“The unity of the Church of God is a perpetual fact; our task is not to create it but to exhibit it.”
Archbishop William Temple of Canterbury
I write to you all at the conclusion of a Consultation on When Churches Disagree. The consultation was held at Virginia Theological Seminary(VTS) and hosted by the Center for Anglican Communion Studies, which is housed at VTS.
For two days, a small group of Episcopalians and Anglicans from across the globe gave and received papers on how to live in Eucharistic communion in the midst of conflict. The papers set a framework for deeper discussion.
One of the papers, given by The Right Rev. Bill Franklin, bishop of Western New York, resigned, focused on the important work of one of his predecessors, The Right Rev. Charles H. Brent. Brent served as an early leader in the Faith and Order movement, which dealt with attempts to produce a more visible unity amongst Christian bodies in the early 20th century.
In the process of exploring Bishop Brent’s work and ministry, Bishop Franklin quoted from some of Brent’s writings. Brent contrasted the spirit of Controversy with the spirit of Conference. Brent said, “Controversy runs to printer’s ink…(while) Conference seeks personal contacts.”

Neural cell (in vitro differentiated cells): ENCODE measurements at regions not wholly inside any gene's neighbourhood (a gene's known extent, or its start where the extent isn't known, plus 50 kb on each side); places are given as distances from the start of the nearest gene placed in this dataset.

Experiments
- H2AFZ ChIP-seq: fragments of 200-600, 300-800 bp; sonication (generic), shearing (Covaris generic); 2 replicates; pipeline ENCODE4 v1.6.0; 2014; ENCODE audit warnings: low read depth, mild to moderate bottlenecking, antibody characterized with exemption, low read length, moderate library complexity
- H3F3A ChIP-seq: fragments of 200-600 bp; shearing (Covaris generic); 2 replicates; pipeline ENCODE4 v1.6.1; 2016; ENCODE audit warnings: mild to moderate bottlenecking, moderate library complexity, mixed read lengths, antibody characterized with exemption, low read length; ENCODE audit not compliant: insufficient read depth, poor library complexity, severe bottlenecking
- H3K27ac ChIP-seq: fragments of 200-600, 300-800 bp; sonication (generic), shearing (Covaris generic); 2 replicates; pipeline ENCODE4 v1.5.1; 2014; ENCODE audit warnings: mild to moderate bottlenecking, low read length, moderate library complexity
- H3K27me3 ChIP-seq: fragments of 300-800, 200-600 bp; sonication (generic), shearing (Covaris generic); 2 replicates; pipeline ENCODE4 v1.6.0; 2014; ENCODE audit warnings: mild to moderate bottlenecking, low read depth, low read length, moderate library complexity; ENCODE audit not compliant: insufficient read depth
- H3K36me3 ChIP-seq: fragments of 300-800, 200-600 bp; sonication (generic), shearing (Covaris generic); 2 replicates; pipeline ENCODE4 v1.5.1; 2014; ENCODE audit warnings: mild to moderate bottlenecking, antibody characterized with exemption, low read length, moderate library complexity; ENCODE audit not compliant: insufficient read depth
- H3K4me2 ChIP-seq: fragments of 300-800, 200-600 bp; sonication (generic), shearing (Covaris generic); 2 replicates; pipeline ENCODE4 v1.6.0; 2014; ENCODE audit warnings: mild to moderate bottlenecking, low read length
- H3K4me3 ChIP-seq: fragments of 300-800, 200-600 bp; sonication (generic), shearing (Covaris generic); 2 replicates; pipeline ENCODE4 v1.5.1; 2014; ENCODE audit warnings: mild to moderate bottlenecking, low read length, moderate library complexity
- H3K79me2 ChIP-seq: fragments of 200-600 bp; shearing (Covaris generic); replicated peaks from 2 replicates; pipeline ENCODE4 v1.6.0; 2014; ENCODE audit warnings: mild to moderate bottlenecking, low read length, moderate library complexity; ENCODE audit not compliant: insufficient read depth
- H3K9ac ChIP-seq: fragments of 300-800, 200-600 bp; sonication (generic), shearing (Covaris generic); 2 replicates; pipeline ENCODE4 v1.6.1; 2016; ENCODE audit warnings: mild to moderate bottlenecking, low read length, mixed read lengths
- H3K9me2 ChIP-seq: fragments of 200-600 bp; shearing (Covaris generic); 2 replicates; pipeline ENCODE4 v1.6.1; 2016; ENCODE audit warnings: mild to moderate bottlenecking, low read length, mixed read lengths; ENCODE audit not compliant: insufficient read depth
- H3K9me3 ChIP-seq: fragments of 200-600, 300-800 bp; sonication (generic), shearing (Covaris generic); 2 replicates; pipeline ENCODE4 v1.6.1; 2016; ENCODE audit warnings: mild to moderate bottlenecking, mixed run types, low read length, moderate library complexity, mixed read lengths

Nearly 100 years later, the same can be said. In the midst of conflict, the temptation is to rush to the reply all e-mail or Twitter feed. However, there is another way beyond immediate reaction. The response of Conference, of seeking the personal contact, takes more time but it also holds the possibility of deeper healing and transformation from brokenness to mended relationship.
In less than a month, we will gather at Diocesan Convention at St. Paul’s Chattanooga. We will do so under the theme, Reconciling All Things in Christ: Broken and Mending. It will be an opportunity for personal contact—to be together for conversation, business, worship, election, and sending forth.
Our hope is that the time together will be time well invested in each other, time spent learning and practicing the healing art of Conference. It will also be time spent unlearning the spirit of Controversy, of no longer assuming the worst in each other, of not tearing down instead of building up.
The ministry of Reconciliation is a work performed by the Christ on the cross. Our work is not to make it so, but to exhibit and show that it has been made real by the Risen Jesus. My prayer is that our Diocese will live differently in a divided time. Our call is to listen, to exhibit wholeness, to hear experiences of brokenness, to remember that as the Body of Christ, we need each part in order to witness to a fuller wholeness.
2020 is still a new enough year for us to consider a new resolution or two. Choose to be a people marked by careful and compassionate response, not anxious and immediate reaction. Let your neighborhood know that, as Episcopalians, we are known by our love. The more that is true of us, the more the Good News of Jesus is known through us.